Scheme has eager evaluation. This means that, unless you're using a special form (like
if) or a macro (like
case) that delegates to such a special form, all subexpressions are evaluated first.
That means for your expression
(modified-if (= n 0)
(* n (factorial (- n 1))))
(* n (factorial (- n 1))) is evaluated first, before
modified-if is run. (It may be run before or after
(= n 0), but it doesn't matter either way, the recursive call still happens regardless.) And since this is a recursive call, that means that your program will infinitely recurse, and you will eventually run out of stack.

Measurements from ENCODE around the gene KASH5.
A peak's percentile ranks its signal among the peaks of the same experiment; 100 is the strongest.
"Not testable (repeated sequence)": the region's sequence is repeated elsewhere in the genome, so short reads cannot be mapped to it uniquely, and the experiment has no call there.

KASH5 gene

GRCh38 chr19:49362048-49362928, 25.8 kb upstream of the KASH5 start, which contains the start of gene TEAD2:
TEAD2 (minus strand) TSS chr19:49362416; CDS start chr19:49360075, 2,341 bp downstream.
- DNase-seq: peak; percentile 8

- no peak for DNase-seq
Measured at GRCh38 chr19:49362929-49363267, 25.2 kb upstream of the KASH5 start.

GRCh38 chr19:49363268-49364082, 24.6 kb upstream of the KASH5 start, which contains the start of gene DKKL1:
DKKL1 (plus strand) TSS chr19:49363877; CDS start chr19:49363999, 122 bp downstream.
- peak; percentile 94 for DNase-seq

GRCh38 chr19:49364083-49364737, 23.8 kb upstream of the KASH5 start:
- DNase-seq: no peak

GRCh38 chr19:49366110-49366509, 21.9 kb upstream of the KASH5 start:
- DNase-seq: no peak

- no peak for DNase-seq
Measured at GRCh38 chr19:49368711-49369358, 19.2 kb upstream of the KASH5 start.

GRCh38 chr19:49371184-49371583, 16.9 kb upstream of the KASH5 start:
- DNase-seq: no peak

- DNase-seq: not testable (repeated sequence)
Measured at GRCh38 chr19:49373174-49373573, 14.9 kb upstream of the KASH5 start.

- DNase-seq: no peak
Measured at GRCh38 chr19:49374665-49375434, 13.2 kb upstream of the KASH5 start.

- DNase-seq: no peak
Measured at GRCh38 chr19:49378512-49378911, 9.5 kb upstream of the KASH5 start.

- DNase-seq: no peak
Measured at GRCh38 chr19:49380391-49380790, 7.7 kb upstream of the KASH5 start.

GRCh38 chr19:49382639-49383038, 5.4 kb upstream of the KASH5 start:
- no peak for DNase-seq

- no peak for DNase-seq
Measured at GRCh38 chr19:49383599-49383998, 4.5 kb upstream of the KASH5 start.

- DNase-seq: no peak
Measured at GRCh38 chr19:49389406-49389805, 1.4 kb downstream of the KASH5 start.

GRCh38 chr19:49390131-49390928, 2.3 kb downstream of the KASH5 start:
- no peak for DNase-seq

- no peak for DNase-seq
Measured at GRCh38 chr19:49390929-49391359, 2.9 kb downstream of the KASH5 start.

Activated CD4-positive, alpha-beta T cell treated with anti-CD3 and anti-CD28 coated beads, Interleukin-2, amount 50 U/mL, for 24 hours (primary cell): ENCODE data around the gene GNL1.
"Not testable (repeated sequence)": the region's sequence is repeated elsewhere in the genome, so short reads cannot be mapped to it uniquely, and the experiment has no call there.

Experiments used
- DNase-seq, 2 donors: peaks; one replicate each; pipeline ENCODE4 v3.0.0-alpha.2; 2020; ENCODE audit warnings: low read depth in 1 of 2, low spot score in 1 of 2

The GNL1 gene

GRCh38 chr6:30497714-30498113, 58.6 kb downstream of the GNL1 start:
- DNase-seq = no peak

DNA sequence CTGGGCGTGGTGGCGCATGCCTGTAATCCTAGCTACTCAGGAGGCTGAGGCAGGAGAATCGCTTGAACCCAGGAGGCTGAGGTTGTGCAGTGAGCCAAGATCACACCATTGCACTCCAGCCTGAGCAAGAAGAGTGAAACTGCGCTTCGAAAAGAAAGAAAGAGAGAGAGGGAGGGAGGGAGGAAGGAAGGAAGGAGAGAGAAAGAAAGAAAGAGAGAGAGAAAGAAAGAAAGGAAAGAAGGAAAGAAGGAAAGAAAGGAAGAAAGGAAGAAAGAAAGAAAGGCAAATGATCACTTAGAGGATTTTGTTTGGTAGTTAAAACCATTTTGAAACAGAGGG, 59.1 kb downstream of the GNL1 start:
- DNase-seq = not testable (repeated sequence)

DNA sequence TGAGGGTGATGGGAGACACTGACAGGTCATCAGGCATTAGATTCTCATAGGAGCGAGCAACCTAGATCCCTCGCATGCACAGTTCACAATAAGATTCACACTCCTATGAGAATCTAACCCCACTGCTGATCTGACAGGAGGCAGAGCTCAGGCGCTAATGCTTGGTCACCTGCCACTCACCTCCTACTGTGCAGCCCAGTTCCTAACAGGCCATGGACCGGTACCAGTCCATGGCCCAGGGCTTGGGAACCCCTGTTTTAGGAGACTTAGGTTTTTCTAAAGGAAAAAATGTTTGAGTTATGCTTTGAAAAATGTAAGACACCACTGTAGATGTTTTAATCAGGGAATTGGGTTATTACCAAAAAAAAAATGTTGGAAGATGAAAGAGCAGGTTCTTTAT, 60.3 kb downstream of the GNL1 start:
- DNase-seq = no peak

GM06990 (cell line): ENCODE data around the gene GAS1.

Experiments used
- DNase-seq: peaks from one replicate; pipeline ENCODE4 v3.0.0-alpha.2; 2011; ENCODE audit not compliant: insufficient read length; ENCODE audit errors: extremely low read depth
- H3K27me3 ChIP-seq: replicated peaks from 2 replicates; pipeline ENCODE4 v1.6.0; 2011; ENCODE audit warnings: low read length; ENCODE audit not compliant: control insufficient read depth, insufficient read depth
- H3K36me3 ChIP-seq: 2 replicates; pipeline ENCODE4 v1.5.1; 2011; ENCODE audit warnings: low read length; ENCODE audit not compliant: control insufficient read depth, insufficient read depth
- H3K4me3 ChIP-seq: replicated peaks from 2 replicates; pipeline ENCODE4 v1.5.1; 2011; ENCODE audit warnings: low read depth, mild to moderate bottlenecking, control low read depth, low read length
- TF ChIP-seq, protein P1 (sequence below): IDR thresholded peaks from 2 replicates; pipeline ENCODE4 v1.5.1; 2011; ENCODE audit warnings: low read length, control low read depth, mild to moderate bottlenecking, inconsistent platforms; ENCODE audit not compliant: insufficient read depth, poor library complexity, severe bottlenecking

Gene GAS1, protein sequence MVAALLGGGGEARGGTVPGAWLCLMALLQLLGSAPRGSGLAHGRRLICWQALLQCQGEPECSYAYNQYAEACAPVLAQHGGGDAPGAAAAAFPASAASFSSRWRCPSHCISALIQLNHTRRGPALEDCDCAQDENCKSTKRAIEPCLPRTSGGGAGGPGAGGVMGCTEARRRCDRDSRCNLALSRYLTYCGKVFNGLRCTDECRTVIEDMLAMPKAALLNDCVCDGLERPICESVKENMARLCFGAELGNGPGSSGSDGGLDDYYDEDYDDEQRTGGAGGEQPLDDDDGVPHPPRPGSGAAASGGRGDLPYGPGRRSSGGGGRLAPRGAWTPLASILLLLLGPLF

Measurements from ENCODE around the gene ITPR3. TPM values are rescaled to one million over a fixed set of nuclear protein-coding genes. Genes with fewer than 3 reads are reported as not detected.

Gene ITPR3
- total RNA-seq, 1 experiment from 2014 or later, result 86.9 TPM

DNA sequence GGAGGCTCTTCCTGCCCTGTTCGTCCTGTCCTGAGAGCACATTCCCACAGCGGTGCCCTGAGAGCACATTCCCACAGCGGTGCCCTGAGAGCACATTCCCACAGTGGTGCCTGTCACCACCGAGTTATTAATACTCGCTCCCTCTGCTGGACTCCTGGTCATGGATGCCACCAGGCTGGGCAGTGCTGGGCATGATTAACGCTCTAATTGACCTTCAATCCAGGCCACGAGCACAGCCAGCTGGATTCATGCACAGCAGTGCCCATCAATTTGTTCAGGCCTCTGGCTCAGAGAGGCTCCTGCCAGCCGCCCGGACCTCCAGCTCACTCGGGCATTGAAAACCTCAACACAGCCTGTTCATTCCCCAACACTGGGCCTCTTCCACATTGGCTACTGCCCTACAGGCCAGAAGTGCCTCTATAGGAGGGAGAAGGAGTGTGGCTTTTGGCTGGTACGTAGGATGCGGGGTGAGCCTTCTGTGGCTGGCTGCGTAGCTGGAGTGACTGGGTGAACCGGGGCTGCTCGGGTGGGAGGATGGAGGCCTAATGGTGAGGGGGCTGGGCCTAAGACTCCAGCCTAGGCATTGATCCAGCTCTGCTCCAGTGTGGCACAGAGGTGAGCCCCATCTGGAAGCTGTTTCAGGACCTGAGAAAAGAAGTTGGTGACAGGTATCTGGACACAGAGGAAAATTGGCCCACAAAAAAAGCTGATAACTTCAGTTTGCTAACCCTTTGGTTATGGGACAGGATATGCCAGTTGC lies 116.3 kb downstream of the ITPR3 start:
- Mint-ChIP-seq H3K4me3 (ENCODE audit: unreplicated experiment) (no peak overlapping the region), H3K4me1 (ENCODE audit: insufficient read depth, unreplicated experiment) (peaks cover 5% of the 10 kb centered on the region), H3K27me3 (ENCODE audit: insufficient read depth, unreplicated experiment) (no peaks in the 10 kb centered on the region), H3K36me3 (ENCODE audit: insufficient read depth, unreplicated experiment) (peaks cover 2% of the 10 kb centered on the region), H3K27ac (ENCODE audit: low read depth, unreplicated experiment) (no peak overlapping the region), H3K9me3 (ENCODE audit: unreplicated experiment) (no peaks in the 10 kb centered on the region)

Here's a simple example: consider this:
(error "Oh noes!"))
if is a special form, and it only evaluates the necessary branch, in this case it will only evaluate
(display "Yay!") and not evaluate
(error "Oh noes!"). But if you switch to using your
modified-if, both expressions will be evaluated, and your program will raise an error.